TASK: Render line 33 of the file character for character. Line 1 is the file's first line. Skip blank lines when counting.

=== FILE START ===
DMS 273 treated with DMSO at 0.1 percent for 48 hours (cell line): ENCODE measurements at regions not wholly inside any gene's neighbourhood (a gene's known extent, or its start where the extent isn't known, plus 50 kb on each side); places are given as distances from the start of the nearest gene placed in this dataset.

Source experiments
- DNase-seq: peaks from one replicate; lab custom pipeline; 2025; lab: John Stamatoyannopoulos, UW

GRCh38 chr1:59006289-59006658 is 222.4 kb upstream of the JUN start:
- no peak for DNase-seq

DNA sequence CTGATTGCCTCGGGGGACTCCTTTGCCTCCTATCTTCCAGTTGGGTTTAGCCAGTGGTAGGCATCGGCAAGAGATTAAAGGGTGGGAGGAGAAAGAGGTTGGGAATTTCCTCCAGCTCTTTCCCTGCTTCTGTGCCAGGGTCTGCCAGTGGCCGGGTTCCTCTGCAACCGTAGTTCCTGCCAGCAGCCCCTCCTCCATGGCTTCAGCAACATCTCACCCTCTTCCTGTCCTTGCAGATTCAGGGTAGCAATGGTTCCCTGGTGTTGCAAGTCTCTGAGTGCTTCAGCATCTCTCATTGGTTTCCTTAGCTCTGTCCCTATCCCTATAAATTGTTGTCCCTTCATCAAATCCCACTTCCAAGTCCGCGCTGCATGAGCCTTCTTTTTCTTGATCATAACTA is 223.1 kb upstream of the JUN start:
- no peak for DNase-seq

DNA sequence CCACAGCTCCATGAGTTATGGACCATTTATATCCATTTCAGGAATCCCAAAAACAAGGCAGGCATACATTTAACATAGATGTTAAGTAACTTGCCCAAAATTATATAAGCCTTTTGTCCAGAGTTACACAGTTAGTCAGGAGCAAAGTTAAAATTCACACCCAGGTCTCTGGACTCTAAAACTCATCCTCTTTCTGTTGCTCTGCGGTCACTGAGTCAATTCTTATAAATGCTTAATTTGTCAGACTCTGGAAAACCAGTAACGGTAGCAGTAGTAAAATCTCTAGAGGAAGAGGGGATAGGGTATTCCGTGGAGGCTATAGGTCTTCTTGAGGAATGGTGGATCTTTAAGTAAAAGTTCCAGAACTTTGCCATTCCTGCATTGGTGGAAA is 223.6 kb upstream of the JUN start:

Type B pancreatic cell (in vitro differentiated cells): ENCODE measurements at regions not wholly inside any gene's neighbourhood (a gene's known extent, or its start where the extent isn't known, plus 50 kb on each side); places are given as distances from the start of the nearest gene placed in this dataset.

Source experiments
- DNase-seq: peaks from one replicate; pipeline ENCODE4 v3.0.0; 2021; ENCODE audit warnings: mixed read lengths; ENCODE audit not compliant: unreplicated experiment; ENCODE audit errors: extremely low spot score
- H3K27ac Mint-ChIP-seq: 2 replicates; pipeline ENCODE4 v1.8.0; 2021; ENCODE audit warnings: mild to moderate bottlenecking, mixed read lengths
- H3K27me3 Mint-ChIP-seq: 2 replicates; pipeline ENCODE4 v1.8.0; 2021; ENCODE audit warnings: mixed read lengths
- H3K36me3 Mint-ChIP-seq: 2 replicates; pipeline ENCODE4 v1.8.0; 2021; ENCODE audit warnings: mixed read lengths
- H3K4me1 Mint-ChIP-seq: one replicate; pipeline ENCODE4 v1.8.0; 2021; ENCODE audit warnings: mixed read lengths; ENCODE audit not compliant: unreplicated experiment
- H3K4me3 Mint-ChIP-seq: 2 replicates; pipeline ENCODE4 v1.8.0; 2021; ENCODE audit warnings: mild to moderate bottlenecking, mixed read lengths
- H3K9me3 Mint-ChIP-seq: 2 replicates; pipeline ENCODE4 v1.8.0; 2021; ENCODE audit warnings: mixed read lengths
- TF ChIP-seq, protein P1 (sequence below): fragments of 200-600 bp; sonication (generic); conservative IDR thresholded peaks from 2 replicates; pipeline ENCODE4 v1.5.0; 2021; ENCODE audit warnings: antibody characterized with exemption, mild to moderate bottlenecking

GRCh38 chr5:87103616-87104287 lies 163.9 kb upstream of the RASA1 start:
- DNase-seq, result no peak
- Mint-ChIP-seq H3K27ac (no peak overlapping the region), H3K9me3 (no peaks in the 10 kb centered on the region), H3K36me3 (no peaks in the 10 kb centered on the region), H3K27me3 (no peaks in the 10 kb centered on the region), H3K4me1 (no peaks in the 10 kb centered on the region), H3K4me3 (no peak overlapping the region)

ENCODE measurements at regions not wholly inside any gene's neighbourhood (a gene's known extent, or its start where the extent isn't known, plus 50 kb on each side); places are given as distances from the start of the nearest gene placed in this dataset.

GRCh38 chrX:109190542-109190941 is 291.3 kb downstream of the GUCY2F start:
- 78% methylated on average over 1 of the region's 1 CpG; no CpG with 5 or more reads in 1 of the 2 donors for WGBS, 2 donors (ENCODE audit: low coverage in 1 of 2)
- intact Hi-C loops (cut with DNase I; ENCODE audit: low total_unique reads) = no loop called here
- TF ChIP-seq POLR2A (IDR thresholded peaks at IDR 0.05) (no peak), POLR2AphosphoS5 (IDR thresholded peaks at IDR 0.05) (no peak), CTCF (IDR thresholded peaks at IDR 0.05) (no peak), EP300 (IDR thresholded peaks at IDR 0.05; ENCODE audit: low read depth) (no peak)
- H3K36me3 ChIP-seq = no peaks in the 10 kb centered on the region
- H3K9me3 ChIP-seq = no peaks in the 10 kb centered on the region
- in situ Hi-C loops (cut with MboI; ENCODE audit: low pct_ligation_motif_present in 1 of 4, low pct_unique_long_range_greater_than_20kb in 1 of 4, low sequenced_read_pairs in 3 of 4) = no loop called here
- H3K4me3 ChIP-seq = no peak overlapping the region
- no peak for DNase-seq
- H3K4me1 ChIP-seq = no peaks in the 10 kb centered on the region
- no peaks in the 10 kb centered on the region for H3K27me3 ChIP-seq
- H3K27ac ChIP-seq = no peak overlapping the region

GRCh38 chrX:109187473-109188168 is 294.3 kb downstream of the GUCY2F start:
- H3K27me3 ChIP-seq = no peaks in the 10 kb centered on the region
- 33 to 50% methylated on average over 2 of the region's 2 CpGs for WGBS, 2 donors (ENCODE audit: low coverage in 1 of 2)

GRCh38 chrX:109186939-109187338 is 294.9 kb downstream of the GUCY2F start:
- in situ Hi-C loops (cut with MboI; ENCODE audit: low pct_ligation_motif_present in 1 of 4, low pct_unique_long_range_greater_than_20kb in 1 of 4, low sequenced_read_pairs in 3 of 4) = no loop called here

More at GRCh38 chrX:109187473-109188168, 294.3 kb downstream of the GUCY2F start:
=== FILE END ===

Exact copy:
- no peaks in the 10 kb centered on the region for H3K27me3 ChIP-seq